Plaintiff thereafter commenced this lawsuit, asserting, inter alia, claims that defendants, by their conduct, infringed plaintiff's trademark in violation of both the Lanham Act and California law, trespassed on its chattels, and committed copyright infringement.
Defendant FPI moved for partial summary judgment. There are a number of remedies available to redress trademark infringement, including injunctive relief, an accounting and award to plaintiff of the profits it lost as a result of defendant's infringing activities. Plaintiff sought a recovery of such lost profits. Defendant moved for summary judgment, dismissing this claim on the ground that plaintiff had failed to advance sufficient evidence to establish that it suffered any lost profits as a result of defendant's activities. According to the court, "although damages in trademark infringement actions need not be calculated with absolute exactness, there must be a reasonable basis for calculation of damages. Thus, 'many courts have denied a monetary award in infringement cases when damages are remote and speculative.'" (citations omitted).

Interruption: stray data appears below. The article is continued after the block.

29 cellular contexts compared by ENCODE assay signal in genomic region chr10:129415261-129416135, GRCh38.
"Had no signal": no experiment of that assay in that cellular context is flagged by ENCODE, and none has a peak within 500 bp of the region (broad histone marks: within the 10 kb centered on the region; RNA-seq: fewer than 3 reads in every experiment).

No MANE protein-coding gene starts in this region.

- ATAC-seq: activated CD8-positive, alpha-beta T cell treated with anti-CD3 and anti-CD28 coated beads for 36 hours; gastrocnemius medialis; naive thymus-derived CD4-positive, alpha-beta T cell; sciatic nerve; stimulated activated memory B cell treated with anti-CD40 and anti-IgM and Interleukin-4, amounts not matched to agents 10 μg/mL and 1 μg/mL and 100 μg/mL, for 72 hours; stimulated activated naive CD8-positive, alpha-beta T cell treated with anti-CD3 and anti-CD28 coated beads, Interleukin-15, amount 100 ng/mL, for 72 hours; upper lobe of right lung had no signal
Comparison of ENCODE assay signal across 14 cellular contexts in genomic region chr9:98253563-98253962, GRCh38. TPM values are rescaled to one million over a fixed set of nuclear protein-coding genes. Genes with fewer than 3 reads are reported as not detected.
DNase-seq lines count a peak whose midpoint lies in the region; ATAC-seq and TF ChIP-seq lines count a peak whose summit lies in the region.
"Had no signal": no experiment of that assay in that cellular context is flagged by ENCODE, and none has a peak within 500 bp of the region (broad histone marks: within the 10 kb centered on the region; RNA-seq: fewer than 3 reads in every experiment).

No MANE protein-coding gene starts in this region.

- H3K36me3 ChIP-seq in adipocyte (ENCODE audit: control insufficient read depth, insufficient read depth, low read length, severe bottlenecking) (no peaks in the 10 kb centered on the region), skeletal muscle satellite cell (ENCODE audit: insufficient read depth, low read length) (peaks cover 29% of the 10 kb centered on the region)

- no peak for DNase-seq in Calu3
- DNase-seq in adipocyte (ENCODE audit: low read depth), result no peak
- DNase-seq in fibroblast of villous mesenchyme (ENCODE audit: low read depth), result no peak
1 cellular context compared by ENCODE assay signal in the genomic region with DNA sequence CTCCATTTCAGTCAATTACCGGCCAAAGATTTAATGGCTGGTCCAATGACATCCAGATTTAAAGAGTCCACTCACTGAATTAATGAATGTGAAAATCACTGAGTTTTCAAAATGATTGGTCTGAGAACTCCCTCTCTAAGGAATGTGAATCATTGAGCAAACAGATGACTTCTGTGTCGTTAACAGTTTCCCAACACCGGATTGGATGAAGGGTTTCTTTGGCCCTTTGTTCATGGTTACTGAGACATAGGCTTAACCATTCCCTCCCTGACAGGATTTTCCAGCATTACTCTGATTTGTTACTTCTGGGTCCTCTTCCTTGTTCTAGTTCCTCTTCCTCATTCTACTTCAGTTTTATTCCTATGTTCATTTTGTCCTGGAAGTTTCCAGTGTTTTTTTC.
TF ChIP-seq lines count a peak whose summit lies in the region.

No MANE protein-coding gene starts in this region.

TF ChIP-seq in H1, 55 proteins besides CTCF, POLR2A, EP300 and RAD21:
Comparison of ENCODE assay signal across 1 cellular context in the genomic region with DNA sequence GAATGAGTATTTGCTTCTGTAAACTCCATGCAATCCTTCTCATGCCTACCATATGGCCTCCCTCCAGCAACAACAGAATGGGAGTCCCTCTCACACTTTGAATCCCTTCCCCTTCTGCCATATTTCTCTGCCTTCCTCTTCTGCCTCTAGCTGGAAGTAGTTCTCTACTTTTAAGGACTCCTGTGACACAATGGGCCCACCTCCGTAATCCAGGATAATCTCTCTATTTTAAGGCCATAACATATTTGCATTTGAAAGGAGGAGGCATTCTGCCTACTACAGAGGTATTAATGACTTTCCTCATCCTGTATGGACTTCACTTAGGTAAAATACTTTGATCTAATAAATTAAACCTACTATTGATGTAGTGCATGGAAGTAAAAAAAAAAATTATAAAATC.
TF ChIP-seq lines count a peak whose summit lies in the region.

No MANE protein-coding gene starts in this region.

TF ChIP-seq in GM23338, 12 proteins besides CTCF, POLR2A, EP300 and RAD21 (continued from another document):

Plaintiff submitted evidence that its web site and e-mail traffic was adversely effected by defendant's misuse of its meta tags. This evidence showed that the number of hits and e-mails plaintiff received during the period in which defendant was infringing its meta tags increased only slightly from prior periods, while the level of such activity "shot up dramatically" after the infringing materials were removed. Plaintiff's expert concluded that this loss of traffic cost plaintiff profits, a conclusion he supported by pointing to the success during this period of one of plaintiff's competitors.
The court rejected this evidence as insufficient, on the ground that plaintiff had failed to demonstrate that it derived any business from its web site. According to the court, plaintiff was a relatively early stage company with five clients. Even if it derived two from the Internet, a fact in dispute, plaintiff had failed "as a matter of law [to] establish the requisite track record that would provide a reasonable basis for calculating lost profits caused by FPI's alleged infringement."